Listen to broadcast

  • NATIONAL PUBLIC RADIO. Professor Luigi Zingales offered his suggestions for reforming the U.S. tax code during an interview on Morning Edition October 18. The mortgage interest deduction is one tax break that he believes should be eliminated. “Because rich people receive a larger subsidy, the price of houses increases so much it actually makes it less affordable for the poorer people,” Professor Zingales said.
    Listen to broadcast

  • MARKETPLACE RADIO. Professor Pradeep Chintagunta was featured in a story about efforts by retailers to strike back against “showrooming” – when a customer browses for an item in a store, but then buys it online, often at a cheaper price. “It’s very critical for the retailer to have the customer actually walk into the store,” he said. “They can then come across other products in the store that they end up buying.” The story was broadcast October 15.
    Listen to broadcast

  • MARKETPLACE RADIO. Professor Randall Kroszner was featured in a story about bank earnings. “The SEC is concerned about banks holding too many reserves because they could potentially release those to do what is perceived as manipulating earnings,” he said in the story broadcast October 11.
    Listen to broadcast

  • THE NEW YORK TIMES. Research by Professor Luigi Zingales was cited in the popular Deal Professor column titled “Despite Its Problems, Dodd-Frank is Better Than the Alternatives,” published October 16. “Luigi Zingales writes in his provocative book ‘A Capitalism for the People’ that the Glass-Steagall Act, the Depression-era law that separated investment banking from commercial banking, was good because it led to competition among banks rather than allowing them to bond together to fight for their bigness,” the column said.
    Read article

  • U.S. NEWS & WORLD REPORT. Professor Pradeep Chintagunta was featured in an article about problems with Apple’s Maps app for iPhones. “I think that in the long run what they’re doing is probably better for customers,” Professor Chintagunta said. He pointed to the fact that Google did not want to provide iPhone users with some Google Maps features, like spoken directions, instead saving those goodies for Android phones. In creating its own app, he says, Apple was telling Google that it refused to subject its customers to an inferior version of Google Maps. The article was published September 28.
    Read article

  • INSTITUTIONAL INVESTOR. Professors Eugene Fama and Richard Thaler were cited in an article titled “Unlocking the Economy of the Mind,” published September 27. “Researchers are using new approaches and tools to reconcile the differences between neoclassical and behavioral finance,” the article said.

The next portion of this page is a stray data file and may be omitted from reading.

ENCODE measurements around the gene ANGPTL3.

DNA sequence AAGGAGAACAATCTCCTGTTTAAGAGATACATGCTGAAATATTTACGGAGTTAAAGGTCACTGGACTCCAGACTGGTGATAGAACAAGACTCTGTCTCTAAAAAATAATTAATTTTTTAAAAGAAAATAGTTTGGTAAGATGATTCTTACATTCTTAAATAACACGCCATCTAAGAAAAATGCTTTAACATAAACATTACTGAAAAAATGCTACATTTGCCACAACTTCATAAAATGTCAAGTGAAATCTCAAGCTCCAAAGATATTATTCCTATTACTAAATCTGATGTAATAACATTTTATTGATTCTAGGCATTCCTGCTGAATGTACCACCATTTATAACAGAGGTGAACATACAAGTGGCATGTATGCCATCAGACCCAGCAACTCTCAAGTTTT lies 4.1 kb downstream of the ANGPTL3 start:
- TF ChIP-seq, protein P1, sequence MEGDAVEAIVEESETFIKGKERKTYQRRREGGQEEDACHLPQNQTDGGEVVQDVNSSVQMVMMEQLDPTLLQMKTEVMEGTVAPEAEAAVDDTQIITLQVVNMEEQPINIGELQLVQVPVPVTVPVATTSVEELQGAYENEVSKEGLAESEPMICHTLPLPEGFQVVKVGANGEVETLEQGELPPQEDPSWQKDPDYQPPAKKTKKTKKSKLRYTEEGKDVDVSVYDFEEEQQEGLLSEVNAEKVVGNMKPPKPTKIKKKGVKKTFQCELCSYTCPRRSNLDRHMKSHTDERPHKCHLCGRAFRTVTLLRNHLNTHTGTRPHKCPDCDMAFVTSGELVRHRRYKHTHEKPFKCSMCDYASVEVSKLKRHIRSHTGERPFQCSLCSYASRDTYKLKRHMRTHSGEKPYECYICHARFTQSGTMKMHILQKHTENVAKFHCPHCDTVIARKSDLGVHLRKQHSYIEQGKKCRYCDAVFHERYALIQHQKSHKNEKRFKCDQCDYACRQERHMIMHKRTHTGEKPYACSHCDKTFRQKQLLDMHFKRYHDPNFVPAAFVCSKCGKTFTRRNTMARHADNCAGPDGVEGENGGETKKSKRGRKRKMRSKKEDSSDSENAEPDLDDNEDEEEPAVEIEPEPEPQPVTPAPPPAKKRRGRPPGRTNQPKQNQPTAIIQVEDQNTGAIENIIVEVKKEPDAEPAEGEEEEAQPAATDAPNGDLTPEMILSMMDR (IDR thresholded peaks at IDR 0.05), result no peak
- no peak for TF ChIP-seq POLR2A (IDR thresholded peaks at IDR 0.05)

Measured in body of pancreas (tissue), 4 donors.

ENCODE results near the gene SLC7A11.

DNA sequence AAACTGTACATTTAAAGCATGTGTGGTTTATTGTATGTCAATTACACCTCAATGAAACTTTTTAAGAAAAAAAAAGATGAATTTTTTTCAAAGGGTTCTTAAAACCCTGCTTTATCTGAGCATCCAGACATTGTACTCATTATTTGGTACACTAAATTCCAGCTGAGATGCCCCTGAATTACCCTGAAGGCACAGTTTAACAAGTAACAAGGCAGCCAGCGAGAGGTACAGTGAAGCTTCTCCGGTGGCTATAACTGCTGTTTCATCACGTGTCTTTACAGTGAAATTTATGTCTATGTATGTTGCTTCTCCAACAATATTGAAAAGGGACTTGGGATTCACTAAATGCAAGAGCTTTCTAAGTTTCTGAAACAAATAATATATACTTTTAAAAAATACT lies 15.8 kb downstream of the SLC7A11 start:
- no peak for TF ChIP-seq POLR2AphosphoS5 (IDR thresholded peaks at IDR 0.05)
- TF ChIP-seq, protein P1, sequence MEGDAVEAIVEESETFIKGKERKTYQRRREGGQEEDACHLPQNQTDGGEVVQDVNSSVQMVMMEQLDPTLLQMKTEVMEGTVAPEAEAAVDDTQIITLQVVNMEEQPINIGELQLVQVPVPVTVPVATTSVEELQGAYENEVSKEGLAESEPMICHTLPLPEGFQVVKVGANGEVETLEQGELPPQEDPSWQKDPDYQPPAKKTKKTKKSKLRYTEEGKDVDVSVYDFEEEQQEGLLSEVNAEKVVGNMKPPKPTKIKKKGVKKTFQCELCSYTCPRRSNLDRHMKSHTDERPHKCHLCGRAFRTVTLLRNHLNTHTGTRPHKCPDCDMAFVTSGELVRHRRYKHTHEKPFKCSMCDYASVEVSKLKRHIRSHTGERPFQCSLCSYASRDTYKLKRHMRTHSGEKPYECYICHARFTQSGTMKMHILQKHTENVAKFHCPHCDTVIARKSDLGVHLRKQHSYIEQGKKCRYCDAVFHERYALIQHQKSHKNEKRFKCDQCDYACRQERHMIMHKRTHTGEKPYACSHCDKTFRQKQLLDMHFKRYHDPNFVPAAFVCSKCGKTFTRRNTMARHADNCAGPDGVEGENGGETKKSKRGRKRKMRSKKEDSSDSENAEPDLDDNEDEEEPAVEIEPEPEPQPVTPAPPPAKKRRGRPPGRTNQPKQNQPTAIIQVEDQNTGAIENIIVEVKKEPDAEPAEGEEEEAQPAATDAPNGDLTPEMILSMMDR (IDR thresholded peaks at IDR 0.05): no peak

Read article

  • PULSO (Santiago, Chile). Professor Anil Kashyap discussed conditions in the eurozone and related topics in a Q&A interview, published October 5.

  • NATIONAL JOURNAL. Separate research by Professor Raghuram Rajan and by Professor Marianne Bertrand and Associate Professor Adair Morse was featured in an article headlined “Inequality and Its Perils,” published September 27. “Cynical as it may seem, easy credit has been used as a palliative throughout history by governments that are unable to address the deeper anxieties of the middle class directly,” Professor Rajan wrote in his 2010 book, Fault Lines. That certainly seems to have happened in the years leading to the mortgage crisis, the article said. Professors Bertrand and Morse found that legislators who represent constituencies with higher inequality are more likely to support the easing of credit.
    Read article

Section 3: Booth students and alumni in the news.

  • FINANCIAL TIMES. Kobchai Chirathivat, MBA ’08 (AXP-7) was profiled in an article headlined “Family Fortunes,” published October 15. He is chief executive of Central Pattana Public Company, Thailand’s largest developer and operator of shopping centers. Booth’s EMBA program was “really tough” but “transformative,” he said. “Would I go through the whole thing again? It was difficult, but course I would do it all again, although if I could turn the clock back, I would do it much earlier.”
    Read article

  • BARRON’S. Gus Sauter, MBA ‘80, was profiled in an article headlined “A New Vanguard for Gus Sauter,” published October 6. He is managing director and chief investment officer at The Vanguard Group. “In 25 years at Vanguard, Sauter … took assets in the firm’s signature index funds from less than $10 billion to $1.1 trillion,” the article said.
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  • CHICAGO TRIBUNE. Oaktree Capital Management, a company co-founded by Howard Marks, MBA ’69, will have a controlling interest in Tribune Company when it emerges from Chapter 11 bankruptcy, according to an article published October 7. “It has some very good assets, and we think that through the purchase of the distressed debt, we were able to buy those assets at attractive prices,” Marks said. JPMorgan Chase and Gordon & Company will also have controlling interest in Tribune, publisher of the Chicago Tribune and Los Angeles Times, the article said.
    Read article

  • CRAIN’S CHICAGO BUSINESS. Bahar Wadia, MBA ’07 (XP-76), was featured in an article headlined “Riding the iPhone wave to the next big splash,” October 6. He is president and chief executive of UICO, one of the few Chicago-area tech companies that make hardware.
    Read article

  • PATRIMONI (Italy). Paola Maria Caburlotto, MBA ’11 (EXP-16) was featured in an article about the networking power of university alumni clubs. Patrimoni is the monthly magazine of Milano Finanza, a leading Italian newspaper.